By Thomas M Henna and Jeff Olson
© Greg Nash
The U.S. Postal Service (USPS) is under attack and at grave risk. But with that many Americans are awakening to both the value of the USPS and the manifest dangers of privatization. The crisis has also sparked renewed interest in postal banking, a win-win approach that could both make the USPS more financially resilient and provide badly needed financial services to tens of millions of Americans.
Over the past several months, this constitutionally enshrined and highly-regarded public institution has been sabotaged from both within and without. On the one hand, it has largely been left to fend for itself amidst a global pandemic and economic crisis. Specifically, while corporations and private sector businesses have received hundreds of billions in public support, USPS’s request for support has thus far largely fallen on deaf ears in Congress. On the other, new Postmaster General Louis DeJoy (who is a major donor to President Trump) has overseen a raft of policy and operational changes (such as removing, dismantling and selling off mail sorting machines) that has contributed to deteriorating service quality and widespread accusations of politically-motivated meddling in the upcoming presidential election.
Moreover, these threats are not only linked to each other, they are also connected to a much longer effort to undermine the USPS, and public support for it, as a precursor to privatization and the wholesale transfer of valuable assets (especially real estate) to private hands. Most egregiously, in 2006 (during the Bush administration) Congress passed a law that required the USPS to pre-fund 75 years of its future retiree health care costs. As Sarah Anderson, Scott Klinger and Brian Wakam write, “this burden applies to no other federal agency or private corporation” and “if the costs of this retiree health care mandate were removed from the USPS financial statements, the Post Office would have reported operating profits in each of the last six years.”
Fortunately, across the country, people have been putting up signs in support of the USPS in their yards, buying stamps en masse, holding rallies and calling their representatives. Inside the USPS, postal workers have heroically resisted management’s efforts to dismantle their equipment and gut hallowed principles (such as not leaving mail behind), while legislators are holding hearings and ratcheting up their oversight of the agency.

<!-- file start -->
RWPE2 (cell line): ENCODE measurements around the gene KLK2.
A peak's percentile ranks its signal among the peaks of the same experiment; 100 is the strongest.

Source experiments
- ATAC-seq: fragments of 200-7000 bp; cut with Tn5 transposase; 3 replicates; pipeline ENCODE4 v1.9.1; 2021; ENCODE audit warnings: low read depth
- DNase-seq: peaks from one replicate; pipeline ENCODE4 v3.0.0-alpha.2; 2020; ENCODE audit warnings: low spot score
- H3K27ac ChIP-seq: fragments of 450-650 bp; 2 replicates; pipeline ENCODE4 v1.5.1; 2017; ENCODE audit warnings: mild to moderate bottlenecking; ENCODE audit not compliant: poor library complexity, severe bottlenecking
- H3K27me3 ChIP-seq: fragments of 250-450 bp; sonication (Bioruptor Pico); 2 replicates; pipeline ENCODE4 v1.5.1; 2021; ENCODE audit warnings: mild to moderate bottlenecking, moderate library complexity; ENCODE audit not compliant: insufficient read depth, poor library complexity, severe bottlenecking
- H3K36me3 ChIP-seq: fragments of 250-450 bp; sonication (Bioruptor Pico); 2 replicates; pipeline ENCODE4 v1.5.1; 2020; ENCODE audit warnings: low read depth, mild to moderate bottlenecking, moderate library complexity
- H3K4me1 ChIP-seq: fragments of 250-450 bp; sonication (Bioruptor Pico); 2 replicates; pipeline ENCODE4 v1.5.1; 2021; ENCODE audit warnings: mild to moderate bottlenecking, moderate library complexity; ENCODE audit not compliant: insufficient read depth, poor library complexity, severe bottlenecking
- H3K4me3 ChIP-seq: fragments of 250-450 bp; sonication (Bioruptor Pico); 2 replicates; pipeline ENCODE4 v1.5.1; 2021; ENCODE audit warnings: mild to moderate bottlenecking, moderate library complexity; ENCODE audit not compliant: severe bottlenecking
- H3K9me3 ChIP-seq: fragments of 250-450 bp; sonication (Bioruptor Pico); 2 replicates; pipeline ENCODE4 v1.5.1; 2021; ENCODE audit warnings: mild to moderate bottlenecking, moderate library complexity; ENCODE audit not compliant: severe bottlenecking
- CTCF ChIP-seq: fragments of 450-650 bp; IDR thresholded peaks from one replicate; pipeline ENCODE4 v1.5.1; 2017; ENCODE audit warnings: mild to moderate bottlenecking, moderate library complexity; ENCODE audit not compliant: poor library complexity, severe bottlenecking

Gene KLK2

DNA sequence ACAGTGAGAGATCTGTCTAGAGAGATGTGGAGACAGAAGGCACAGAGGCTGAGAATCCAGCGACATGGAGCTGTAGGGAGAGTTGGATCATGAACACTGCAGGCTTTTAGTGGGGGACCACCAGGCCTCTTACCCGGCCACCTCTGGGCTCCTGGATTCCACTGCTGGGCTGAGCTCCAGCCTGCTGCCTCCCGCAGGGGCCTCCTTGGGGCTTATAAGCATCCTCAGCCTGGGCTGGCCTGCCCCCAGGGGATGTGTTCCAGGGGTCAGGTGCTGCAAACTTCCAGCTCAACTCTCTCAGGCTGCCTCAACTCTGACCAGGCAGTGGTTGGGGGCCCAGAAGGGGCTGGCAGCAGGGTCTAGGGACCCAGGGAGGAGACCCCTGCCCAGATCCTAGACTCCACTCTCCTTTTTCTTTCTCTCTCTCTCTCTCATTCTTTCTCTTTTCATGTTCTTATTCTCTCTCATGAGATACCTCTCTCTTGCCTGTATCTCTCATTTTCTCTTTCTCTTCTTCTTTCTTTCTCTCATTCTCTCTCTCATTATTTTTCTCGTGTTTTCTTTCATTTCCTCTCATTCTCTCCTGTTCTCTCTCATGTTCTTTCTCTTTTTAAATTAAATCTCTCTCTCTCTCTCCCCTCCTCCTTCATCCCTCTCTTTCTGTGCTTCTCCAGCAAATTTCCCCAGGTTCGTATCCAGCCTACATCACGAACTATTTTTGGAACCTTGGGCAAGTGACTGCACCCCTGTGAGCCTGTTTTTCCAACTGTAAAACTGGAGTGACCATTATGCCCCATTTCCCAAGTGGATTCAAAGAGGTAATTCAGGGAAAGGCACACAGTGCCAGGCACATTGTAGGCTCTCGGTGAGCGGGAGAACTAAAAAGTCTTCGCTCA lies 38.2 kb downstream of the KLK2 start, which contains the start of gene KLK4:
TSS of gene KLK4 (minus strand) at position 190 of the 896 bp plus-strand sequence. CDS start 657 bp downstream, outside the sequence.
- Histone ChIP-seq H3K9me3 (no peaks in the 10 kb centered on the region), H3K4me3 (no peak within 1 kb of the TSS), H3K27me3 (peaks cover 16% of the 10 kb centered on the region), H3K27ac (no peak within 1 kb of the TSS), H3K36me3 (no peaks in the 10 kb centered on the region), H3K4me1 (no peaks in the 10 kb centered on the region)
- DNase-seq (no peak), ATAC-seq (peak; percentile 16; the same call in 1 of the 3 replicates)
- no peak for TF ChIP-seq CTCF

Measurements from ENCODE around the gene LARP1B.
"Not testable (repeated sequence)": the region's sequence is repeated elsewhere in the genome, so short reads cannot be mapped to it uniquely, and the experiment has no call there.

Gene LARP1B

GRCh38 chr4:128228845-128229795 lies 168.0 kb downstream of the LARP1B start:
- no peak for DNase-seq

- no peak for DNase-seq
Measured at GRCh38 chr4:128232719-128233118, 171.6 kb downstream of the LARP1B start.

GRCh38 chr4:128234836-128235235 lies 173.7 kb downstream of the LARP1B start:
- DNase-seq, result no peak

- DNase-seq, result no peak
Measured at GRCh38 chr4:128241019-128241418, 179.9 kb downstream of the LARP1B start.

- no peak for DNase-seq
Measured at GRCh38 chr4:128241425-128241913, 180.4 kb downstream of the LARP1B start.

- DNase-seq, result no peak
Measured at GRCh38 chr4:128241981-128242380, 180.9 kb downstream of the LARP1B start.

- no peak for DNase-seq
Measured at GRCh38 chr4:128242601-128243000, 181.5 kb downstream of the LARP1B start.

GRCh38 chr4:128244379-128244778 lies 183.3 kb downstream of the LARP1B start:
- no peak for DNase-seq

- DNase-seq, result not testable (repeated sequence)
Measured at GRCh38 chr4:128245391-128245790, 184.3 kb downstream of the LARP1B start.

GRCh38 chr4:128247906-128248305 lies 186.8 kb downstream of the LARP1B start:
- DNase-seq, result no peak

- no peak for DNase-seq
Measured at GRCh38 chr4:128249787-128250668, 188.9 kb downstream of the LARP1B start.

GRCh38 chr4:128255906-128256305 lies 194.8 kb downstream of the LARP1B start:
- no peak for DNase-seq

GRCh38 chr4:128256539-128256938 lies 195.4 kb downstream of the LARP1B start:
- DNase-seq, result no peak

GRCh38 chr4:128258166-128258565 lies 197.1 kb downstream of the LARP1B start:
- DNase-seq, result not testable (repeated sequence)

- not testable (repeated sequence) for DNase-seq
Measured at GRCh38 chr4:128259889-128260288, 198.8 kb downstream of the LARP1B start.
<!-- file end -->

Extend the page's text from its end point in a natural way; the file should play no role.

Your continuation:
It is in this context that more people are seriously examining postal banking as an option that strengthens the economic sustainability of the USPS and would be especially beneficial to lower-income people and those who live in banking deserts or are forced to rely on predatory payday lenders.
Earlier this year Sens. Kirsten Gillibrand (D-N.Y.) and Bernie Sanders (I-Vt.) introduced the Postal Banking Act, which would restore financial and banking services to post offices throughout the country for the first time since the 1960s. “Postal banking will help us bring the same equality of service the USPS has for mail delivery to the financial system,” Gillibrand and Sanders contend. “Putting a public, nonprofit bank in each of the Postal Service’s 30,000 locations will bring low-cost banking services to people of every income level everywhere from rural communities to inner cities.”
While Congress should pass the Postal Banking Act with haste, it seems unlikely to do so, especially in an election year. In the meantime, the USPS should press ahead with postal banking, which is likely within its current authority, starting with a pilot program (or programs). The House of Representatives recently passed an amendment to an appropriations bill that would provide $2 million in funding for such a pilot project, and the USPS’s 2016 contract with the American Postal Workers Union (APWU) required at least one postal banking pilot project to be launched within a year. The APWU has suggested three potential locations (Baltimore, Cleveland and New York City), but as of yet no such program has been initiated.
In addition to the cities suggested by the APWU, California stands out as a logical place to potentially test and refine the postal banking concept. In recent years, the state has become an epicenter of the burgeoning public banking movement in the United States and is home to a large and powerful grassroots public banking coalition, the California Public Banking Alliance (CPBA), for which one of us, Jeff Olson, is an organizer.